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Teaching teens to give

As the daughter of a minister, Jennifer James traveled frequently while her family served the less fortunate, from the rural heartland to the inner city. A lot of the time, she went without as a kid. 

"My earliest memories are of working among the homeless in downtown Los Angeles, dipping ice cream for drunks," she said. "I learned a lot and I was a better person for it, but there was a lot of pain along the way."

In her zeal to spare her own three kids, the 44-year-old mom in Oklahoma City, Okla., has given them a world she didn't know – braces on their teeth and cushy furniture for their rooms, fancy computers and private schooling. But now, at 14, 6 and 4, she realizes something is missing.


One mom's blog,, has ideas for small kindnesses.

The best opportunities for teen volunteers are right in your neighborhood. Check with organizations like nursing homes, pet shelters, libraries and children's programs who often need help that teens can provide.


"Pretty soon, it's like the kids just expect it and think you're giving so much because they're just that fantastic and not because you're making sacrifices," James said. "They have no paradigm for sacrifice. Now I'm trying to wind the skein of yarn back up and it's not easy."

Call it entitled child syndrome, the chronic gimmes or just plain spoiled. The lament is a familiar one for many well-meaning parents year round but intensifies at the holidays, especially among older kids who crank up gift demands but can't be coaxed off the couch to give back.

While most public high school students in Florida have to do a certain number of community service hours to graduate, they still may be reluctant to pitch in - or just view it as a burdensome requirement.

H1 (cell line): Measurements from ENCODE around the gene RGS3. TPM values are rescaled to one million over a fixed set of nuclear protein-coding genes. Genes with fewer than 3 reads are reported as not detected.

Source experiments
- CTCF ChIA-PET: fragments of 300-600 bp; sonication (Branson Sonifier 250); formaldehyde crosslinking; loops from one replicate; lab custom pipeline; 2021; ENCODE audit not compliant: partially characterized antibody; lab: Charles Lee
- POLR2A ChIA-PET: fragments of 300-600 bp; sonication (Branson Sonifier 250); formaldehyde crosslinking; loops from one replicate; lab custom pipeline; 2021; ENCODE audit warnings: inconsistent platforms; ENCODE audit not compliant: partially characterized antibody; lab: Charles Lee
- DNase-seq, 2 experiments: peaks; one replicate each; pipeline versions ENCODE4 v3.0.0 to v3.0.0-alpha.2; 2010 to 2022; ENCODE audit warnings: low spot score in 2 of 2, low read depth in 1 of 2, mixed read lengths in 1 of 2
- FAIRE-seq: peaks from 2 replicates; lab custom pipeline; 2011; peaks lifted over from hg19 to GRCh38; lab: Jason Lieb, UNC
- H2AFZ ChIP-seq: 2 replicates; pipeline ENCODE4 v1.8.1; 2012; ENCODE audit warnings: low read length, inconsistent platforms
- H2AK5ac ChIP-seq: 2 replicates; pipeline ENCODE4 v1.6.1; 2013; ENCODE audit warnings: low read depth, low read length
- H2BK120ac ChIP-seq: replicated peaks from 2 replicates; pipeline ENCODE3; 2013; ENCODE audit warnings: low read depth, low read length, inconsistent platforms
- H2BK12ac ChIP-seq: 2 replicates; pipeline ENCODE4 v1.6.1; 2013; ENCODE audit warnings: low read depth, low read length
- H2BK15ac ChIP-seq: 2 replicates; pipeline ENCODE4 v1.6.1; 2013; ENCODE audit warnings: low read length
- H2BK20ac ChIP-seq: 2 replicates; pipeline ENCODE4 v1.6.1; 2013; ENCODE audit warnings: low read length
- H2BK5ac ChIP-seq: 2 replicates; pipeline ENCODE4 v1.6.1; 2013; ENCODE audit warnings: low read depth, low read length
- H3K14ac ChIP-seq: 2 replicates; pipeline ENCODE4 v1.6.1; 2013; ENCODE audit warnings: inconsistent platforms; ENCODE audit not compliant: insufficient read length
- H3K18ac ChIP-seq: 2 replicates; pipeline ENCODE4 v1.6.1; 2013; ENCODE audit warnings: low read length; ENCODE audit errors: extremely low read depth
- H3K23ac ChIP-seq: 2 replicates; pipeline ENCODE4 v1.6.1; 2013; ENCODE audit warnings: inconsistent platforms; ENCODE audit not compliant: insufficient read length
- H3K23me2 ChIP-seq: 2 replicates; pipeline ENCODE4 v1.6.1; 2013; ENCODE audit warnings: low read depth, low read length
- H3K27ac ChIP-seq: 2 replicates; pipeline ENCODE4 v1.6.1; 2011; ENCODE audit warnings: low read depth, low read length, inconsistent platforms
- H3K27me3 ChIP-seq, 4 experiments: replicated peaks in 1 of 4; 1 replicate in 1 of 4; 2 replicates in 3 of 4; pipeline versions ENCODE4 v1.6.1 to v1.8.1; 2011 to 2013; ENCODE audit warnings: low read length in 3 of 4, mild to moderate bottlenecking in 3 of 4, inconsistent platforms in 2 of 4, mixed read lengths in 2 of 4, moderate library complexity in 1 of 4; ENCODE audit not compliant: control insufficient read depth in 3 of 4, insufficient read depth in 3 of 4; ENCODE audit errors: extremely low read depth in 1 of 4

It could be your reluctant volunteer just hasn't found the right cause or has been mismatched in the past, said dad David Levinson, a Hollywood screenwriter who founded the Los Angeles community service organization Big Sunday

"Everyone, even the youngest kids, has something that speaks to them, whether it's homelessness, literacy, the environment, seniors, veterans, AIDS, animals, children," he said. "At the same time, everyone has things that don't speak to them, scare them, or turn them off. For me, it's cats. For others it might be, say, homeless people. And, while they might be embarrassed to have that reaction, that's OK." 

If your teen has no interest in cooking, forget the food kitchen as a way to wake up your sleeping giver. If he's not a people person, working closely with the homeless or the infirm might bring out the shy and awkward in him instead.

"Personally, I hate paperwork, and I was stunned to discover that some people actually enjoy it and are good at it," Levinson said.

He suggests projects that have a clear beginning, middle and an end, like cleaning up a single block or repainting a room at a shelter rather than pitching in on long-term problems with intangible solutions.

As the holidays draw closer, said Michel Tvedt, the teen engagement expert for the aid group World Vision, suggest that teens give loved ones charitable gifts instead of material gifts. "Teens will not respond well to guilt," she said, and should be encouraged to "find their own identity as givers."